By Joe Davidson
Washington Post Staff Writer
Friday, July 23, 2010; B03
Contrary to folklore, federal employees can be fired, as demonstrated by the sorry situation involving Shirley Sherrod.
Sherrod, of course, was the Agriculture Department's Georgia state director of rural development who was crudely bounced because her bosses acted without bothering to investigate the full story behind a video.
Agriculture Secretary Tom Vilsack thought the worst about edited and misleading footage that left the impression Sherrod was promoting a racist perspective when in fact the opposite was true. Vilsack apologized and offered Sherrod a new job. President Obama called to offer his regrets. Few workers are so quickly vindicated, let alone celebrated.
Sherrod is considering the job offer, although one former fed, responding to a question posed to readers by The Washington Post, suggested she think long and hard before accepting it.
Irene West, a Rockville resident who said she spent 43 years in federal service, said in an e-mail: "That's what they did to employees they wanted to put on the shelf . . . give them a title that sounds like a promotion, i.e., Special Assistant or Senior Advisor to the Secretary, etc., and stick them in an office with no staff or supervisory responsibilities and, most of the time, with nothing to do."
Uncle Sam generally doesn't push his people out while they are driving, ordering them to pull over and submit a resignation via cellphone, which is what happened to Sherrod. Most federal workers have due process rights that political appointees like her don't get.
"They harassed me as I was driving back to the state office from West Point, Georgia, yesterday," Sherrod told CNN Tuesday. "I had at least three calls telling me the White House wanted me to resign." According to Sherrod, Cheryl Cook, Agriculture's deputy undersecretary, said: "They want you to pull over to the side of the road and do it because you're going to be on Glenn Beck tonight."
As cruel as that was, USDA officials were within their rights to terminate Sherrod so abruptly. As a "Schedule C" appointee, like thousands of other politicos, Sherrod could be fired at will, at the drop of a misleading video or for no reason at all.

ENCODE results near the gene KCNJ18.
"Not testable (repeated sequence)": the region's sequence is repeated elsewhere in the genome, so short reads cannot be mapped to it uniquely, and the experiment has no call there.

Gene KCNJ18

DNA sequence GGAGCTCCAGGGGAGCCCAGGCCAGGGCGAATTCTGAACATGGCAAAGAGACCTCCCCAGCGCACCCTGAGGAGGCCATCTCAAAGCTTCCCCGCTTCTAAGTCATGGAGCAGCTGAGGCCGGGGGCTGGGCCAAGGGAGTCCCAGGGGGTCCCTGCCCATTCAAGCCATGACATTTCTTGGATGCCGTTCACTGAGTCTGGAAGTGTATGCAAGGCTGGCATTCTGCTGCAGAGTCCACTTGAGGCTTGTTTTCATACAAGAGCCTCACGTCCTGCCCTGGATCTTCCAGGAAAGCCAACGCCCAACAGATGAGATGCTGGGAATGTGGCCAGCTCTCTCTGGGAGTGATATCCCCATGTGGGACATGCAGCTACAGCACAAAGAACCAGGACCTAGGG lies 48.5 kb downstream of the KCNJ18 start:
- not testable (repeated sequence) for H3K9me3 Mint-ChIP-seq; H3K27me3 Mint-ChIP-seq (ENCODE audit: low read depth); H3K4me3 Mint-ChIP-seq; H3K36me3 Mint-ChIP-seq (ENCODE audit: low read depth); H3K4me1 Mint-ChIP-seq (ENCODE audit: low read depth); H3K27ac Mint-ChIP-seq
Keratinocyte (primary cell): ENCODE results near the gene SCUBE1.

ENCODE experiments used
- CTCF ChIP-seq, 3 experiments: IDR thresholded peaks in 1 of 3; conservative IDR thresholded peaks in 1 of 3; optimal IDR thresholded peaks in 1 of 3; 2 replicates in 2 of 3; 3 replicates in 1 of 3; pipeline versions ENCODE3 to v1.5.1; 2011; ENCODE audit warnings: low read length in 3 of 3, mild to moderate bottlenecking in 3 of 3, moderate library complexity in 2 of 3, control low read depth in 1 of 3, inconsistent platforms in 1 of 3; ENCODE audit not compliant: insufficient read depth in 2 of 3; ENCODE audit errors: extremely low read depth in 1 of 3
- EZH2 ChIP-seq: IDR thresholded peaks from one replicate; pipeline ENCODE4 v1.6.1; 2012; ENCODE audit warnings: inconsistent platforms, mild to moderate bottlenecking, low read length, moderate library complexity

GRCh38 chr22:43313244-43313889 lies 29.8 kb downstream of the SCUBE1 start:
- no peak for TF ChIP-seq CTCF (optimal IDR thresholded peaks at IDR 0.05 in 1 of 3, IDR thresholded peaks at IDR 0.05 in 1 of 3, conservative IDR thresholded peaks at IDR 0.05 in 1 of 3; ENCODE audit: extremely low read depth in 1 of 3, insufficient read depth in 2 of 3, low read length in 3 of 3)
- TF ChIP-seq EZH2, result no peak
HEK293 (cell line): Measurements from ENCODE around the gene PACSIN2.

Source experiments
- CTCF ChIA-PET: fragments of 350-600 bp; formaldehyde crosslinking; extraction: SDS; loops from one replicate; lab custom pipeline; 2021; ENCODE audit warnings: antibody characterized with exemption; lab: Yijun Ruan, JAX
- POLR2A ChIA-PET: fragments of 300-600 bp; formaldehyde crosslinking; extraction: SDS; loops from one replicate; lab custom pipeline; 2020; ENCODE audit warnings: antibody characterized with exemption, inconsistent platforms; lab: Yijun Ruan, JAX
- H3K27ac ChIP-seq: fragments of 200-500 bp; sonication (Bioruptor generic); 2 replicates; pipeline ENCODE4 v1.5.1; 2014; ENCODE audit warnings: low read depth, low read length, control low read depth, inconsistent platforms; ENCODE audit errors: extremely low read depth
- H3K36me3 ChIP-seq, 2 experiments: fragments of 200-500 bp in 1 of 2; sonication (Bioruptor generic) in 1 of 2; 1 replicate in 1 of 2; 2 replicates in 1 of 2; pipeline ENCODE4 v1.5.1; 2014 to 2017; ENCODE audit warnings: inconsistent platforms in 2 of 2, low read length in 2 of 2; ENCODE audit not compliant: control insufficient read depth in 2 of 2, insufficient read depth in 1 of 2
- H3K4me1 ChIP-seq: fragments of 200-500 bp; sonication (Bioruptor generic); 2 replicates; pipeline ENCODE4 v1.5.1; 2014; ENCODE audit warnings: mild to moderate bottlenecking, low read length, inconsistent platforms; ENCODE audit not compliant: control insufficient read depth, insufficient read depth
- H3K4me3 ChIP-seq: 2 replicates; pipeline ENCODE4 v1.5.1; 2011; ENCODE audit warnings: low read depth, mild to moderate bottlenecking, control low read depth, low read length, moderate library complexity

Fortunately, that's not the case for civil servants. More than 9,000 were fired last year, but before they got the boot, due process procedures designed to protect them had to be followed.
"You don't want federal employees being fired for the wrong reasons, particularly partisan political reasons," said John Palguta, a civil service expert with the Partnership for Public Service.
The process includes appeals to an arbitrator, the Equal Employment Opportunity Commission or the Merit Systems Protection Board.
"Generally, employees think the process is fair," said Colleen M. Kelley, president of the National Treasury Employees Union. "If there is an 'unfair' aspect to it, it is that the termination goes into effect while an appeal is pending. If an employee is reinstated on appeal, they typically get back pay. But often that does not make up for the harm they suffer while they are without income while the appeal is pending. They often cash out their retirement savings, may lose a home, or become delinquent on their bills."
What else is not fair, said Mark Roth, general counsel of the American Federation of Government Employees, is an attempt by the Defense Department and other federal agencies to limit the merit board's scope of inquiry into cases of the many thousands of employees who handle sensitive data, such as Social Security numbers. The agencies, Roth said, want the board to consider only their process for disciplining employees and not mitigating factors that could reduce employee penalties.
Limiting the role of the merit board would result in "a kangaroo court," Roth said. The Pentagon did not respond to a request for comment.
Generally speaking, "the process is much more judicious and thorough" than what Sherrod experienced, said Debra Roth, a private federal labor law lawyer who is not related to Mark.
That process includes a probe of charges against an employee by an agency's internal investigative body. That could take three to nine months, Debra Roth said. Those internal investigations include getting the employee's side of the story.
Something Vilsack didn't do.
"You would be hard pressed to find an instance where the internal investigative body did not come to the subject and say, "Here's what we got. What's your response?," Debra Roth said. "That's the normal course."
That's so fundamental. Even a political appointee should get basic fairness.